With the motor ready for boost, George installed a Garrett GT28RS turbocharger on a custom tubular exhaust manifold and 3" exhaust. Now the challenge was to reconfigure the electronics to understand the new form of forced induction.
"It's been a really long road working within the confines of the Cooper S," George admitted. "It would've been better if the car had been naturally aspirated to begin with because the vacuum and pressure sensors have been fooled by the turbo so we have to do lots of trickery with the electronic throttle body. They were seeing boost in all the wrong places. For example, when you push down on the gas, it was not directly affecting how the throttle opened. The turbo threw it into chaos because we had a sensor that was used to seeing vacuum when it now sees boost. It really messed everything up and the throttle didn't know what to do."
Another key area was the fuel system. It now features larger injectors, higher-capacity fuel pump and a fuel return line. Because more fuel was required, the fuel pressure wouldn't stay consistent across all the injectors. The solution was a new fuel rail that allowed equal pressure across the larger injectors.
The turbo system was finalized with a water-to-air intercooler (chargecooler). "In the Mini's case, placement was a major issue," George explained. "There were space constraints so there was no room for an air-to-air front-mount. We cast several pieces to allow the chargecooler to fit where it is."
Once development of the turbo kit was complete it proved reliable, powerful and ran consistently without problems at etGP06.
The current turbo setup runs at 17psi, which is the limit for these injectors. Apparently the turbo is capable of 25psi but Mini-Madness is content to run below that at present.
As for the drivetrain, the factory six-speed transmission remained. "The standard gearbox is strong," George confirmed. "It's rare to see them break, even under these kinds of pressures."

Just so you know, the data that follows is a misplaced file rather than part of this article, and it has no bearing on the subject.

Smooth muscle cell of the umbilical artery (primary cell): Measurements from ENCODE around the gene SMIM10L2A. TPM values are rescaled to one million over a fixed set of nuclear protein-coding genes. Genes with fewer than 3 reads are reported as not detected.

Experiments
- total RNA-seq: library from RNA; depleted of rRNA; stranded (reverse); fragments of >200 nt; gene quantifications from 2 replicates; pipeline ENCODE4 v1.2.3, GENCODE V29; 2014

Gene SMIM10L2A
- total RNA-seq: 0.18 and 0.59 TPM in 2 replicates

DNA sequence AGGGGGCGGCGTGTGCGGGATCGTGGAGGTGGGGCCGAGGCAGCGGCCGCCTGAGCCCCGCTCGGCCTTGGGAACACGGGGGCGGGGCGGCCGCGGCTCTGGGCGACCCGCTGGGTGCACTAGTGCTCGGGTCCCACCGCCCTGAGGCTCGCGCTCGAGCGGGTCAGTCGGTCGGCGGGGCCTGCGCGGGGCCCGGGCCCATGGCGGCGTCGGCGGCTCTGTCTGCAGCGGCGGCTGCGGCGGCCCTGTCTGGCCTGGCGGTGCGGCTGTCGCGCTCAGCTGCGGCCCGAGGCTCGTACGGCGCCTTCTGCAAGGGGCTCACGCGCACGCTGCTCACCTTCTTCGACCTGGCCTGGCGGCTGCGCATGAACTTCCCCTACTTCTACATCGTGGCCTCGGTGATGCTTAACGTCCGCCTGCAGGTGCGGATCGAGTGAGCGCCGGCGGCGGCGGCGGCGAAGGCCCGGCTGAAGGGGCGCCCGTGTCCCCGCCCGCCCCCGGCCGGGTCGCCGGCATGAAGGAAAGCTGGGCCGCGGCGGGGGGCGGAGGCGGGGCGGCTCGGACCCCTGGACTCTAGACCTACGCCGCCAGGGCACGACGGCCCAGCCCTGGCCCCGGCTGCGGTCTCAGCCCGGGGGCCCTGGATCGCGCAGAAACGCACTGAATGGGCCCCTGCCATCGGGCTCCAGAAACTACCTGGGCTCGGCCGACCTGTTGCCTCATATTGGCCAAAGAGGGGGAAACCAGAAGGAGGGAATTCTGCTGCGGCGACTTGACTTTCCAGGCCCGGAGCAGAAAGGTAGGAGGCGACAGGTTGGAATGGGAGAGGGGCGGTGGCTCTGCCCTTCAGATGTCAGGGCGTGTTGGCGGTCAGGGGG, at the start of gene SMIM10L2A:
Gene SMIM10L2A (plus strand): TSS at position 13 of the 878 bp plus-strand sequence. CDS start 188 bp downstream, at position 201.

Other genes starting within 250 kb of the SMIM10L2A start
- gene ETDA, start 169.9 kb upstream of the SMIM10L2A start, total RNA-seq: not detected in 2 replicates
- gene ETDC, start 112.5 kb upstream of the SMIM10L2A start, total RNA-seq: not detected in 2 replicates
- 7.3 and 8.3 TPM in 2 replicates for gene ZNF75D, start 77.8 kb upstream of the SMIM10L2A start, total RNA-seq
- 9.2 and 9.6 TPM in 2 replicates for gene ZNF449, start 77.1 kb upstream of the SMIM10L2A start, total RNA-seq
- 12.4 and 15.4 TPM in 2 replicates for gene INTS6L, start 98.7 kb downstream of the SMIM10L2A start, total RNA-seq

To improve reliability, a RPS lightweight flywheel and Spec clutch were fitted, while a Quaife limited-slip differential provided better traction.
As a final touch, the Mini was painted in a Honda satin metallic black. The yellow bug-eyed headlights then give the car a mutant look.
After a year in the making, the Cooper S turbo is a permanent track toy for both Caelin and Mini-Madness. Future plans include lots of track time on SCCA and BMWCCA events. So if you happen to find this Mini on a road course, don't be fooled by its size. Although it's mini, it's a demon.
Tech SpecCaelin GabrielLocation: Hillsboro, OR
Occupation: Audio Specialist and Innovator
2003 Mini Cooper SEngine: 1.6 liter four cylinder with JE pistons, balanced and blueprinted bottom end, ported head with larger valves, Mad Dog GT28RS turbocharger, AEM engine management, Mini-Madness chargecooler, oil cooler and baffled oil pan, 3" straight exhaust with no catalytic converter or muffler, larger injectors, fuel rail and fuel pump
Driveline: six-speed manual transmission with RPS lightweight flywheel, Spec clutch, Quaife limited-slip differential, short shifter
Suspension: Leda coilovers, H&R springs, Mini-Madness 22mm rear sway bar, tubular front control arms and adjustable rear control arms, poly suspension bushings, front camber plates
Wheels & Tires: 17x7" SSR Competition wheels, 225/40-17 Avon Tech R-A tires
Brakes: Wilwood big brake kit, DS2500 pads, stainless steel lines
Exterior: OE Mini aero kit, carbon rear spoiler, Honda satin black paint
Interior: OMP seats, five-point harness, welded-in rollcage, tachometer with shift light, Turbosmart boost control, oil pressure and water temp gauges, Traqmate GPS tracking and data acquisition system, Momo steering wheel